Visual Basic
Public Sub HidePanel(s As Object, e As EventArgs)    
 myPanel.Visible = False    
End Sub


C#
public void HidePanel(Object s, EventArgs e)    
{    
 myPanel.Visible = false;    
}

In this case, when the user clicks the button, the Click event is raised and the HidePanel subroutine is called, which sets the Visible property of the Panel control to False.

List Controls

Here, we’ll meet the ASP.NET controls that display simple lists of elements: ListBox, DropDownList, CheckBoxList, RadioButtonList, and BulletedList.

DropDownList

A DropDownList control is similar to the HTML select element. The DropDownList control allows you to select one item from a list using a drop-down menu. Here’s an example of the control’s code:

<asp:DropDownList id="ddlFavColor" runat="server">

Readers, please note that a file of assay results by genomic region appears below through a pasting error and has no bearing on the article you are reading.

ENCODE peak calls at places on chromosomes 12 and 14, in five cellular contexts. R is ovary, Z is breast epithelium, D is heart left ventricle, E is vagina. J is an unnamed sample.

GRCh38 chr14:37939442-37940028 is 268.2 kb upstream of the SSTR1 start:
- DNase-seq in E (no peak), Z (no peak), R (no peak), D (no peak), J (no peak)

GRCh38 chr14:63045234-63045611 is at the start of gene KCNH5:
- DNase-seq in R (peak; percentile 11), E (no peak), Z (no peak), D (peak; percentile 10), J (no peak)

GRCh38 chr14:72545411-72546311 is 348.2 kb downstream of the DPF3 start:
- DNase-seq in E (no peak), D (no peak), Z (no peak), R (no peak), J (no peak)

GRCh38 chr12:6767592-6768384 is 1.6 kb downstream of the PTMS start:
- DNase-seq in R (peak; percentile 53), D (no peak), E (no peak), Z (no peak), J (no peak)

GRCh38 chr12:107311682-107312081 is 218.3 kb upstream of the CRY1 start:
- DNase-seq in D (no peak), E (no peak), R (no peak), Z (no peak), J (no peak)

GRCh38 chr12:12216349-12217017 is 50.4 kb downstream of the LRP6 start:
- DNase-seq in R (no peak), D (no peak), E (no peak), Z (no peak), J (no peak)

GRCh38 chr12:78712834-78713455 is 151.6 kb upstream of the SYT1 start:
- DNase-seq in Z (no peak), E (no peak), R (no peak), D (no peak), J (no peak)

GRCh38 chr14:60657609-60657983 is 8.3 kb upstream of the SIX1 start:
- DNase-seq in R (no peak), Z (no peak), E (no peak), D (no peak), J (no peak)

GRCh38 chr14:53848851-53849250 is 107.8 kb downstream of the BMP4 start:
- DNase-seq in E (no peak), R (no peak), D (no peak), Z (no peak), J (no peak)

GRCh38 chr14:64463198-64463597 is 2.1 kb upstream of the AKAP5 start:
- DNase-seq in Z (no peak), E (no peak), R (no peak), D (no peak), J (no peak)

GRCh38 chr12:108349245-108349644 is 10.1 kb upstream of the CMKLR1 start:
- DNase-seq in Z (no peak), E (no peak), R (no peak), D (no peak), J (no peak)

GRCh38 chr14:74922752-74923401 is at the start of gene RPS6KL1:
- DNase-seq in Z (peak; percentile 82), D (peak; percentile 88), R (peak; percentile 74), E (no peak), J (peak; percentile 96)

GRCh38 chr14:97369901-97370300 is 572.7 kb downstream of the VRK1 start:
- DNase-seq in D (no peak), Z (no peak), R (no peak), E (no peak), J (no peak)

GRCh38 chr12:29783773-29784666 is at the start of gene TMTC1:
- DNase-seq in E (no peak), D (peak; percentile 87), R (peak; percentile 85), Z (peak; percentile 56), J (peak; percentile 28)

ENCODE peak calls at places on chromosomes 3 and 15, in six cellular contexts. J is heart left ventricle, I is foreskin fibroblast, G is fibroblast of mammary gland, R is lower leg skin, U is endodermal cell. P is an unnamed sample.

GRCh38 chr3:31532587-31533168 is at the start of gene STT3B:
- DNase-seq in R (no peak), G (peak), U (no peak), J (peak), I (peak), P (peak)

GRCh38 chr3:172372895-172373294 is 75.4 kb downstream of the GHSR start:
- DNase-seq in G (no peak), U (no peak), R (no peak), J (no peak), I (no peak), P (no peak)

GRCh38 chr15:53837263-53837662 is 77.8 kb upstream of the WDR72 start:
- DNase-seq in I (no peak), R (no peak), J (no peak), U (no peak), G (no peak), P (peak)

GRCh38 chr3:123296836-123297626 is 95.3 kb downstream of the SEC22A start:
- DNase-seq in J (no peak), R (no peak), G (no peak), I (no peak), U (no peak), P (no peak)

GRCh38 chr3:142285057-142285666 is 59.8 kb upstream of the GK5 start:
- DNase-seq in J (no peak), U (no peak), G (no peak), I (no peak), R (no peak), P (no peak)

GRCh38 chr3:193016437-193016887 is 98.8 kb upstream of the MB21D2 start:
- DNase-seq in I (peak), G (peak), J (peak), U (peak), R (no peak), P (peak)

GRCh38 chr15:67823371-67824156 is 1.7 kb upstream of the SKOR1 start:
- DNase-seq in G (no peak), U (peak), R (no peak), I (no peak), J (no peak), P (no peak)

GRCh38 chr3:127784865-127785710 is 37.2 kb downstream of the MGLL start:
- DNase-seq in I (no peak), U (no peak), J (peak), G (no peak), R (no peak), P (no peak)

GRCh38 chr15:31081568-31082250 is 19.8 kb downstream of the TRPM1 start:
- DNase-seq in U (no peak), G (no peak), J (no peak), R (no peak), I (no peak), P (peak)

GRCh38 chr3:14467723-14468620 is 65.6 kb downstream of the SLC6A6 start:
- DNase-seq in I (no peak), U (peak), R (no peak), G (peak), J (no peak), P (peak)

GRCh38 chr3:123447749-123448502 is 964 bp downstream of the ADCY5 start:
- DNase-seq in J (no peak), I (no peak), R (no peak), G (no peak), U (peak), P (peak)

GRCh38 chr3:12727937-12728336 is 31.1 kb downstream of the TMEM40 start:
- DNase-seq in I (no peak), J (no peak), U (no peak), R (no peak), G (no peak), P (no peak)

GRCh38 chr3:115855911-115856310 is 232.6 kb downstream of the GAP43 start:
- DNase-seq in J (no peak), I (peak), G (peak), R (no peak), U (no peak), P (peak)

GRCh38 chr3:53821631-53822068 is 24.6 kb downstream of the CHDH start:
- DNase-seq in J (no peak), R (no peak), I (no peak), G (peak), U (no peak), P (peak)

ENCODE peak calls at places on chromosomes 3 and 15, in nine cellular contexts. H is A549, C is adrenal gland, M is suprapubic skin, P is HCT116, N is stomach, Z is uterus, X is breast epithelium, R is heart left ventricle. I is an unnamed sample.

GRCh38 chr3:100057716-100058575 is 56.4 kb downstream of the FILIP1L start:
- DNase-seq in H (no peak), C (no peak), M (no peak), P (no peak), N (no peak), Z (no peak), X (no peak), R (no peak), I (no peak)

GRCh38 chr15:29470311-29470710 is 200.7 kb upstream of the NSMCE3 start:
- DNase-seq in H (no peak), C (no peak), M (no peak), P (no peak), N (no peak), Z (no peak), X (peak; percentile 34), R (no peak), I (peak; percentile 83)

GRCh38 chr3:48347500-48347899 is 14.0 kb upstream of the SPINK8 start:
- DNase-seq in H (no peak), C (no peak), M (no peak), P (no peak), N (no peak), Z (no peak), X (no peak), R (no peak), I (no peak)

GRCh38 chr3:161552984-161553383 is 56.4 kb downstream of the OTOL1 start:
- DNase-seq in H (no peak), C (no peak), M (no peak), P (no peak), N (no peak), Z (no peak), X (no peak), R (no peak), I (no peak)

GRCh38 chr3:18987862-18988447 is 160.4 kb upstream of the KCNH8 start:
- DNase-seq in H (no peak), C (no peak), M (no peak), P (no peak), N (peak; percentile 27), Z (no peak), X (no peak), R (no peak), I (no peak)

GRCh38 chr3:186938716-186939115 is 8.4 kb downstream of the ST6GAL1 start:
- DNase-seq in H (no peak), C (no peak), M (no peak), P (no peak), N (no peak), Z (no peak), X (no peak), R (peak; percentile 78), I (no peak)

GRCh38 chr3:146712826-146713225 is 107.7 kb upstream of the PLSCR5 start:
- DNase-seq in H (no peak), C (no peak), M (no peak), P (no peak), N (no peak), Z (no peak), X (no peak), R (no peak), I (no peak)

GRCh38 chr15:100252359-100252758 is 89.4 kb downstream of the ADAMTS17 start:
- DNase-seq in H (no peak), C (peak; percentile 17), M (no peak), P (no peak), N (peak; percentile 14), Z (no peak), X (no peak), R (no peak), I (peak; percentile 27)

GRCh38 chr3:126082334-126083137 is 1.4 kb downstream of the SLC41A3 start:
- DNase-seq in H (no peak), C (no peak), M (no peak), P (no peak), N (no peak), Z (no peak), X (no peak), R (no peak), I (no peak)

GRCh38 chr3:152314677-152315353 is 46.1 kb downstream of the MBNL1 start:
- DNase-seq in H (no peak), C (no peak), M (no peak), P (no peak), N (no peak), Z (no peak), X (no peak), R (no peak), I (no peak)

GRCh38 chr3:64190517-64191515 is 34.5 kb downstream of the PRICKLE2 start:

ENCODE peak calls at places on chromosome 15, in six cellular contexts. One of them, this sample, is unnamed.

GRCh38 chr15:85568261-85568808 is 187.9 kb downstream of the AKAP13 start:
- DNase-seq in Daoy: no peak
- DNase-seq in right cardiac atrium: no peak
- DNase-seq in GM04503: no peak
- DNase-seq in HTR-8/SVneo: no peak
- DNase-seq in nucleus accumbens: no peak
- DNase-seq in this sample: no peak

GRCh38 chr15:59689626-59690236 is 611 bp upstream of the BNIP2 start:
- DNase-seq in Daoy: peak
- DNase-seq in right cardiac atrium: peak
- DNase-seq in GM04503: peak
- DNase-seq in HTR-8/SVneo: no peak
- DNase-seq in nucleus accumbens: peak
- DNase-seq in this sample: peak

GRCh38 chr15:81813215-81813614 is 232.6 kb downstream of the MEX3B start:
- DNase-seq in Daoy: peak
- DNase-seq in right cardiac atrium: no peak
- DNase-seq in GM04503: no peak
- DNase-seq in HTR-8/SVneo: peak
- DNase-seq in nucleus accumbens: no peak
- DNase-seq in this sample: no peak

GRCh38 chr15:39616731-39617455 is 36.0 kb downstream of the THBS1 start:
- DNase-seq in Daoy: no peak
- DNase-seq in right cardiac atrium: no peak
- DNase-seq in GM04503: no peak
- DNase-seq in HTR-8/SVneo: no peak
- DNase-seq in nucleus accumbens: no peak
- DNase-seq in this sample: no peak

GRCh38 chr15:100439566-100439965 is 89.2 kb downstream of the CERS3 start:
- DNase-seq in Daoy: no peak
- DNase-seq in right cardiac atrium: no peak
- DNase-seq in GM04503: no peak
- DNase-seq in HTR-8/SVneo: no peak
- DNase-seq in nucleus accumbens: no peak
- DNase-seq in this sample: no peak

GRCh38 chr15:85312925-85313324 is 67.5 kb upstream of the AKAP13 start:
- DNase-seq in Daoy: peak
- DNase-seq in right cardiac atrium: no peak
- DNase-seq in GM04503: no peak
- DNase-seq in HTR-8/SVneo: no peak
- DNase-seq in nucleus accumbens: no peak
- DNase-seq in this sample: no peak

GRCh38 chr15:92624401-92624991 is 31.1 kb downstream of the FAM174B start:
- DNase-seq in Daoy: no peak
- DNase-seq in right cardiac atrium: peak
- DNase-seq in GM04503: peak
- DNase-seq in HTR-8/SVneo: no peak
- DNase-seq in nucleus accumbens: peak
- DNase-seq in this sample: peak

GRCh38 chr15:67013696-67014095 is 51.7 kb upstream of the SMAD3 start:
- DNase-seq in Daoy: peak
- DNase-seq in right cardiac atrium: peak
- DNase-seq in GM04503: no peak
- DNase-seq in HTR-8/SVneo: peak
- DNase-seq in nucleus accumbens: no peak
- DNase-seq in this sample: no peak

<asp:ListItem Text="Red" value="red" />    
 <asp:ListItem Text="Blue" value="blue" />    
 <asp:ListItem Text="Green" value="green" />    
</asp:DropDownList>

The most useful event that this control provides is SelectedIndexChanged. This event is also exposed by other list controls, such as the CheckBoxList and RadioButtonList controls, allowing for easy programmatic interaction with the control you’re using. These controls can also be bound to a database and used to extract dynamic content into a drop-down menu.

ListBox

A ListBox control equates to the HTML select element with either the multiple or size attribute set (size would need to be set to a value of 2 or more). If you set the SelectionMode attribute to Multiple, the user will be able to select more than one item from the list, as in this example:

<asp:ListBox id="listTechnologies" runat="server"     
   SelectionMode="Multiple">    
 <asp:ListItem Text="ASP.NET" Value="aspnet" />    
 <asp:ListItem Text="JSP" Value="jsp" />    
 <asp:ListItem Text="PHP" Value="php" />    
 <asp:ListItem Text="CGI" Value="cgi" />    
 <asp:ListItem Text="ColdFusion" Value="cf" />    
</asp:ListBox>

RadioButtonList